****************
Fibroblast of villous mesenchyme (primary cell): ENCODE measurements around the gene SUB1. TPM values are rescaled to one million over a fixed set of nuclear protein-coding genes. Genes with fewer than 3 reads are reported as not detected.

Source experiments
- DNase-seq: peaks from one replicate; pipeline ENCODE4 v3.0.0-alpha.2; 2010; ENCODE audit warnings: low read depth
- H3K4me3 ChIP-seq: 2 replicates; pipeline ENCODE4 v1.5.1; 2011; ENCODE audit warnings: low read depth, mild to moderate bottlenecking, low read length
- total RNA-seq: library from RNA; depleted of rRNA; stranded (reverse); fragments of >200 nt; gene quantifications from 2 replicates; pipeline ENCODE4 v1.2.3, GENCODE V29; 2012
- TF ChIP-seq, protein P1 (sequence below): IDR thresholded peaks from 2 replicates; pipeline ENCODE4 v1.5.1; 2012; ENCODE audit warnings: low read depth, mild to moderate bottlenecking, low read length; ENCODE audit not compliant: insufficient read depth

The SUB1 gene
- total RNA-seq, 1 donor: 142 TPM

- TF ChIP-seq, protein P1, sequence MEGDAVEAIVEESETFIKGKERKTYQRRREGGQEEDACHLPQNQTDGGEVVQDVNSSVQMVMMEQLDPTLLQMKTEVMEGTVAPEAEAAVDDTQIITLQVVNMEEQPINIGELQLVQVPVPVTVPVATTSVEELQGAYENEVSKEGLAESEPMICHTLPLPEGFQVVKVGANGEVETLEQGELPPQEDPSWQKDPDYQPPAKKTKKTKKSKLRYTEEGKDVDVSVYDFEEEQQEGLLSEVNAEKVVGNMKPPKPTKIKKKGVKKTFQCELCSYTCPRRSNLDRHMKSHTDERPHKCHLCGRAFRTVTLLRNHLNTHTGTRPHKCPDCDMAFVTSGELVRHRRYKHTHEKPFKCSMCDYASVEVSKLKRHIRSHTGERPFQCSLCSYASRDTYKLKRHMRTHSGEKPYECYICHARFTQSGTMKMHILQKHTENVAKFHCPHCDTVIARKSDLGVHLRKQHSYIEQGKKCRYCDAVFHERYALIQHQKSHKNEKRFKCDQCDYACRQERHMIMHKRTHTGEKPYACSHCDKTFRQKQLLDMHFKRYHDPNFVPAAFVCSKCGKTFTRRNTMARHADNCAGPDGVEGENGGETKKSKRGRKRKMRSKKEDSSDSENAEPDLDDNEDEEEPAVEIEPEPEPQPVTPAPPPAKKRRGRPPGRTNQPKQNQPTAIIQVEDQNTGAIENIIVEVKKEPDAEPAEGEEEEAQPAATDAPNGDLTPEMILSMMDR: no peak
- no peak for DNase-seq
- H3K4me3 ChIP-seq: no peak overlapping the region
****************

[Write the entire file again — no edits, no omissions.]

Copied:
Fibroblast of villous mesenchyme (primary cell): ENCODE measurements around the gene SUB1. TPM values are rescaled to one million over a fixed set of nuclear protein-coding genes. Genes with fewer than 3 reads are reported as not detected.

Source experiments
- DNase-seq: peaks from one replicate; pipeline ENCODE4 v3.0.0-alpha.2; 2010; ENCODE audit warnings: low read depth
- H3K4me3 ChIP-seq: 2 replicates; pipeline ENCODE4 v1.5.1; 2011; ENCODE audit warnings: low read depth, mild to moderate bottlenecking, low read length
- total RNA-seq: library from RNA; depleted of rRNA; stranded (reverse); fragments of >200 nt; gene quantifications from 2 replicates; pipeline ENCODE4 v1.2.3, GENCODE V29; 2012
- TF ChIP-seq, protein P1 (sequence below): IDR thresholded peaks from 2 replicates; pipeline ENCODE4 v1.5.1; 2012; ENCODE audit warnings: low read depth, mild to moderate bottlenecking, low read length; ENCODE audit not compliant: insufficient read depth

The SUB1 gene
- total RNA-seq, 1 donor: 142 TPM

- TF ChIP-seq, protein P1, sequence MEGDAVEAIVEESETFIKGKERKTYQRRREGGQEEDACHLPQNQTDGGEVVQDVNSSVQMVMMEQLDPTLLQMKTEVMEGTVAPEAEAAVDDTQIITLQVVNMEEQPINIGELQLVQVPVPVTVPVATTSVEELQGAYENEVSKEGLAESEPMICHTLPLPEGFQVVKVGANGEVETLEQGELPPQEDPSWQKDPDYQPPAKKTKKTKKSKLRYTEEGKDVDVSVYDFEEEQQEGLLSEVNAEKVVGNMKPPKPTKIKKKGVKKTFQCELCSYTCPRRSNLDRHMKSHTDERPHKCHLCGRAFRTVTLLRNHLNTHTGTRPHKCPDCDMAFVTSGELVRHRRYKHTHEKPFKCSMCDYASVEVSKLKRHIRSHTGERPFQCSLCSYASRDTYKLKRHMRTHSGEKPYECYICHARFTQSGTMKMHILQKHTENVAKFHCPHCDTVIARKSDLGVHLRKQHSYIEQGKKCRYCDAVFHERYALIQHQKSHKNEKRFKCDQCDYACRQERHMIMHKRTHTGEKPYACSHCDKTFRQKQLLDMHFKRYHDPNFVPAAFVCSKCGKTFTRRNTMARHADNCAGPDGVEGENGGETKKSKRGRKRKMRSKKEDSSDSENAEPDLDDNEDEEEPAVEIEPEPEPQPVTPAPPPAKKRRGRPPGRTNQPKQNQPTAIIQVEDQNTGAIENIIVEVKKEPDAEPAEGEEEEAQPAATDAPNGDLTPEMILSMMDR: no peak
- no peak for DNase-seq
- H3K4me3 ChIP-seq: no peak overlapping the region